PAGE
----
How High Is Up?

In a recent post at OTB, Steven Taylor, in a post on measuring the size of the federal government, includes a graph illustrating the number of federal civilian employees, remarking:

Now, this is just one metric of the size of government, but it is interesting to note that despite the narrative of uncontrolled growth, on this measure the government can be seen to be either relatively steady (in absolute terms) or actually smaller (in terms of employees as a function of the US population).

The obvious retort to this is that the figures used in the graph are derived from agency 113-A monthly reports. Here’s who that does not include:

The 113-A and 113-G reports must reflect Federal civilian workforce statistics and must not include private sector contractors.

In other words, the effective size of the federal government, as measured in workers, is no lower than the figure reported and might be two, three, or ten times as high when private sector contractors have been included. There’s no way to tell from the information supplied. Furthermore, I’ve tried to determine how many full-time, part-time, and temporary private sector contractors are employed by the federal government. The task is non-trivial and may even be impossible.

Additionally, does counting heads really determine the size of the federal government? If the you measure the size of government by percentage of GDP disbursed by government at all levels, that’s been increasing quite rapidly, particularly in recent years and right now it’s just around 40%. At the state and local level, much of that is spending on education. At the federal level, nearly all of the increase in spending can be explained by military spending and healthcare spending.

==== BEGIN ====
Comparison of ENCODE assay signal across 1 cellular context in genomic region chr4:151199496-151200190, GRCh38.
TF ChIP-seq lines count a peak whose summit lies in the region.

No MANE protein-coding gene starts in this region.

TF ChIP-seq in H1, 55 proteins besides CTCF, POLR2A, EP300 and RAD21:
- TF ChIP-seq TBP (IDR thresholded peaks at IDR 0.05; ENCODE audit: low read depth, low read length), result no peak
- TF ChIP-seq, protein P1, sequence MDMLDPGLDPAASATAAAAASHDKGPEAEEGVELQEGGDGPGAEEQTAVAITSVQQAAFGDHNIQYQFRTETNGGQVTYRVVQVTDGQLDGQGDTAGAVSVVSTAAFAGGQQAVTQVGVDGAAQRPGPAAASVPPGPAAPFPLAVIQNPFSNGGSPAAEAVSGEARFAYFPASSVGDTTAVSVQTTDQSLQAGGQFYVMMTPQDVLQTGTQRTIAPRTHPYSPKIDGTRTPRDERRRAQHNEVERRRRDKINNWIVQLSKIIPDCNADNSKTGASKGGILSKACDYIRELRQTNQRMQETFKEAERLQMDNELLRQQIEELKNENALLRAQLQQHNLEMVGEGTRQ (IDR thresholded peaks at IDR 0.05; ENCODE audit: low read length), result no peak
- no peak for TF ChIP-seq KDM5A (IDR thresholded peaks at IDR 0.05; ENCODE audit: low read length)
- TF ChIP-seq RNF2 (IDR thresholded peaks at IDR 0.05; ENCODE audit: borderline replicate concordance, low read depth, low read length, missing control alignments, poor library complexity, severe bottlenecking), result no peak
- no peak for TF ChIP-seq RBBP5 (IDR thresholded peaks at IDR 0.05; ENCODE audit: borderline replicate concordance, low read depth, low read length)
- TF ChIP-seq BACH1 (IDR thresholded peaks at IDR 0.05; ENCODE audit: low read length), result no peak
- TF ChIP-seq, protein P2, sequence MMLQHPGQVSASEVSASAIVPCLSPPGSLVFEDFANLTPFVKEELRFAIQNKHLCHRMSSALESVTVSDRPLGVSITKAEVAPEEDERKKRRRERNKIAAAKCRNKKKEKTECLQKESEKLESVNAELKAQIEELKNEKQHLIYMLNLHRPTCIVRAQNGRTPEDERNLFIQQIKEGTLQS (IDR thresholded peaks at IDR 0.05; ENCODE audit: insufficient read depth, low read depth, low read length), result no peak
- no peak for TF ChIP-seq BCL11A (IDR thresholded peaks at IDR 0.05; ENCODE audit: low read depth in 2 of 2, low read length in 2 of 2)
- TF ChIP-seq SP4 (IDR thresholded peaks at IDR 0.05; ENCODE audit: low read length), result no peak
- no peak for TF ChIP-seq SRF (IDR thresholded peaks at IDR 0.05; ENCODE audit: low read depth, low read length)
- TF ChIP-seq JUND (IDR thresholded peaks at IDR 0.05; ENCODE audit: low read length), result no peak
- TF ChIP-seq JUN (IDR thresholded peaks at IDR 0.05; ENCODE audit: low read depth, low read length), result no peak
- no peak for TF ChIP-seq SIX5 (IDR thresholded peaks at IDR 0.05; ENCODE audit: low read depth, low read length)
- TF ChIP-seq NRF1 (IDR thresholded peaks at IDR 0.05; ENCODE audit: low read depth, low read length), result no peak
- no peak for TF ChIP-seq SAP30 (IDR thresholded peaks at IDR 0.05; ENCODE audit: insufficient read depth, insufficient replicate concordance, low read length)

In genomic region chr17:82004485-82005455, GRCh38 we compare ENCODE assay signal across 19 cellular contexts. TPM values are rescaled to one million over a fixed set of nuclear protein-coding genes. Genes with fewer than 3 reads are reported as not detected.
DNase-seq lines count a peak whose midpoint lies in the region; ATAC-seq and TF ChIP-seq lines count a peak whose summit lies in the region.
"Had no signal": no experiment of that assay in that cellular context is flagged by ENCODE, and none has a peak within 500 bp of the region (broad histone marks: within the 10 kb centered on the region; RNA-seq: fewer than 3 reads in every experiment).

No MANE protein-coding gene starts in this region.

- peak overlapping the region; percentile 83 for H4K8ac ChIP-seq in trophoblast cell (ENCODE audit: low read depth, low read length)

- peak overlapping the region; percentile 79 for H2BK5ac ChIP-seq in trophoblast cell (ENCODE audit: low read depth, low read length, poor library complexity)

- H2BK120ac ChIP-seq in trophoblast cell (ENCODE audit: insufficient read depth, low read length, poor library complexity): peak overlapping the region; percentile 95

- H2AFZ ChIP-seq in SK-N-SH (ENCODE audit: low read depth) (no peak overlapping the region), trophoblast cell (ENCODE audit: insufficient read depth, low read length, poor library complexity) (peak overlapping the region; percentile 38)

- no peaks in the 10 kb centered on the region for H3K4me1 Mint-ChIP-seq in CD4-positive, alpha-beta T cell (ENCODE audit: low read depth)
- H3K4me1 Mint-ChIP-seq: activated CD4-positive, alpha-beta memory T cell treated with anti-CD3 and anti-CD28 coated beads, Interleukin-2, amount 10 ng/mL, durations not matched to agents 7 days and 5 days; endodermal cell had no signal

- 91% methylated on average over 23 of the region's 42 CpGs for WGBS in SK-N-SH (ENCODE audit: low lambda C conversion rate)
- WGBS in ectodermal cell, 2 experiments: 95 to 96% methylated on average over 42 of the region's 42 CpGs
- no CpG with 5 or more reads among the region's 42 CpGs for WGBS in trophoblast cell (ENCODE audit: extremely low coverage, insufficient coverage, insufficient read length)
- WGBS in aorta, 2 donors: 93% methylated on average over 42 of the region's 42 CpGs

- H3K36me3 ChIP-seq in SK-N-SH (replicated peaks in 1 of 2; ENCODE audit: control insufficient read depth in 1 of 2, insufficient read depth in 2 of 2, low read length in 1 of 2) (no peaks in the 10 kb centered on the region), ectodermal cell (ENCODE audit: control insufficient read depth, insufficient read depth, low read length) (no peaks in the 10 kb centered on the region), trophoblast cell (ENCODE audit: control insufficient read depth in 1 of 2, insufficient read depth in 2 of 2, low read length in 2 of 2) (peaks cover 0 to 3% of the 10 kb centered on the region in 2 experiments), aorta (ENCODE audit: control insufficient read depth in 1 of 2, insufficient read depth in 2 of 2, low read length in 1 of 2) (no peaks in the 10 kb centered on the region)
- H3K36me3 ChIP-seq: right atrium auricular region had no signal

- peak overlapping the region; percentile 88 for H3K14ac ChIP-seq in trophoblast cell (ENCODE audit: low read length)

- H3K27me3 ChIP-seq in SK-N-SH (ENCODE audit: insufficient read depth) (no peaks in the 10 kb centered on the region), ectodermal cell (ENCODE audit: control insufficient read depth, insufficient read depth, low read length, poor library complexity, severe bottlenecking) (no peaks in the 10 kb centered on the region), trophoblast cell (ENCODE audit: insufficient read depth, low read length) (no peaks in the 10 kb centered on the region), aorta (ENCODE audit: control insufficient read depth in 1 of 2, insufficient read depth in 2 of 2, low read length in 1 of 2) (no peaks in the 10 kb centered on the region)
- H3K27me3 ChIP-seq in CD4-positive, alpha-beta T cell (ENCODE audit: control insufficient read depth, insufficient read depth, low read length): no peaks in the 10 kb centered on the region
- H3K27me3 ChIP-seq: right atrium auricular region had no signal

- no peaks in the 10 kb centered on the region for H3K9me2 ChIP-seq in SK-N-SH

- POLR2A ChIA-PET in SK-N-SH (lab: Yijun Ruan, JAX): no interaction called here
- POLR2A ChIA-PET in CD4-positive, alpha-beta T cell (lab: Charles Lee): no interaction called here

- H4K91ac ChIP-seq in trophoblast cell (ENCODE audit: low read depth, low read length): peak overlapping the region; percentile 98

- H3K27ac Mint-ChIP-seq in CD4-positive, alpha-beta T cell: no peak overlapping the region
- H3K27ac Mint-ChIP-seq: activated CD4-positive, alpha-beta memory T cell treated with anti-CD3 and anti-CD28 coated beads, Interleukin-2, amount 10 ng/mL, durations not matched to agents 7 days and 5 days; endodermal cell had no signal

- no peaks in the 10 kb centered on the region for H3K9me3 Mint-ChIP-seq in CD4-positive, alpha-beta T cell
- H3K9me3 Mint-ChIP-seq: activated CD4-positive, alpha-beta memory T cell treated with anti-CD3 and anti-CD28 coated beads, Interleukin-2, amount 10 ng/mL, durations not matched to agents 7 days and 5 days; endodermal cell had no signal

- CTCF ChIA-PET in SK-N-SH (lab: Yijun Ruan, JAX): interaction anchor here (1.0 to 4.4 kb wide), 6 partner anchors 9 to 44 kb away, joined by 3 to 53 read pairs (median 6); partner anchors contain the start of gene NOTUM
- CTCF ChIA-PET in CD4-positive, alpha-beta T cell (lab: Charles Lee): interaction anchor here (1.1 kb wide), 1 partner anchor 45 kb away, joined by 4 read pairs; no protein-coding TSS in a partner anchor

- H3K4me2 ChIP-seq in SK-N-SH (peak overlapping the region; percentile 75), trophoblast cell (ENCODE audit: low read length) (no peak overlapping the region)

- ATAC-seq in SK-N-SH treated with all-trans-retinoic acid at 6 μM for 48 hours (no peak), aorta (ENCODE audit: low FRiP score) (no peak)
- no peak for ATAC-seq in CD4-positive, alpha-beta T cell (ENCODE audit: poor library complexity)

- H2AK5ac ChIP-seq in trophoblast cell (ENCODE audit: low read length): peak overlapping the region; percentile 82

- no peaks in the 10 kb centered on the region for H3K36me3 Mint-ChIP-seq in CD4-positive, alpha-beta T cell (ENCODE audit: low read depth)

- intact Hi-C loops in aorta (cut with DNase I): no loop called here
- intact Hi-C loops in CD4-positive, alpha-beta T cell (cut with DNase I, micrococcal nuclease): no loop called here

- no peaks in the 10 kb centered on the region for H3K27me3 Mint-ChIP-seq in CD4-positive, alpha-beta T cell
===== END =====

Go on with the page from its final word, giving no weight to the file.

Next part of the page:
Rather than enter into the food fight that predictably erupted in the comments section of Steven’s post, I’ll ask a question. I think it’s obvious that zero percent of spending devoted to the government would not be conducive to optimal general welfare while 100% of spending disbursed by the government wouldn’t, either. If it were, people would have been breaking down doors to get in to the Soviet Union rather than the other way around.

That implies it’s a Goldilocks problem: 100% would be too hot, zero would be too cold, somewhere in the middle (not necessarily a single equilibrium point) is just right. I also think it’s reasonable to speculate that at some points between 0 and 100 spending more would be better while at others spending more would be worse.

Here’s my question: where are we now? Would spending more be productive or counter-productive?

This is actually a pretty complicated subject, touching on things like Ricardian equivalence (essentially, the observation that government spending either comes from taxes or future taxes), whether increasing nominal GDP will boost real GDP, and any number of other thorny subjects.

My view is that the web of government subsidies is now so thick it is impeding economic growth pretty substantially and that increasing the thickness of that web isn’t likely to help much. This is not to say that I think that government is bad—far from it. I think we need to make better choices.

8 comments… add one

  • Icepick

    Would spending more be productive or counter-productive?

    Here’s another set of questions: If spending more would do more harm than good, would you still support spending more? This for the Dem/liberal/progressive crowd. For the libertarian/Rep/anarchist crowd, the question is: If spending less would do more harm than good, would you still support spending less?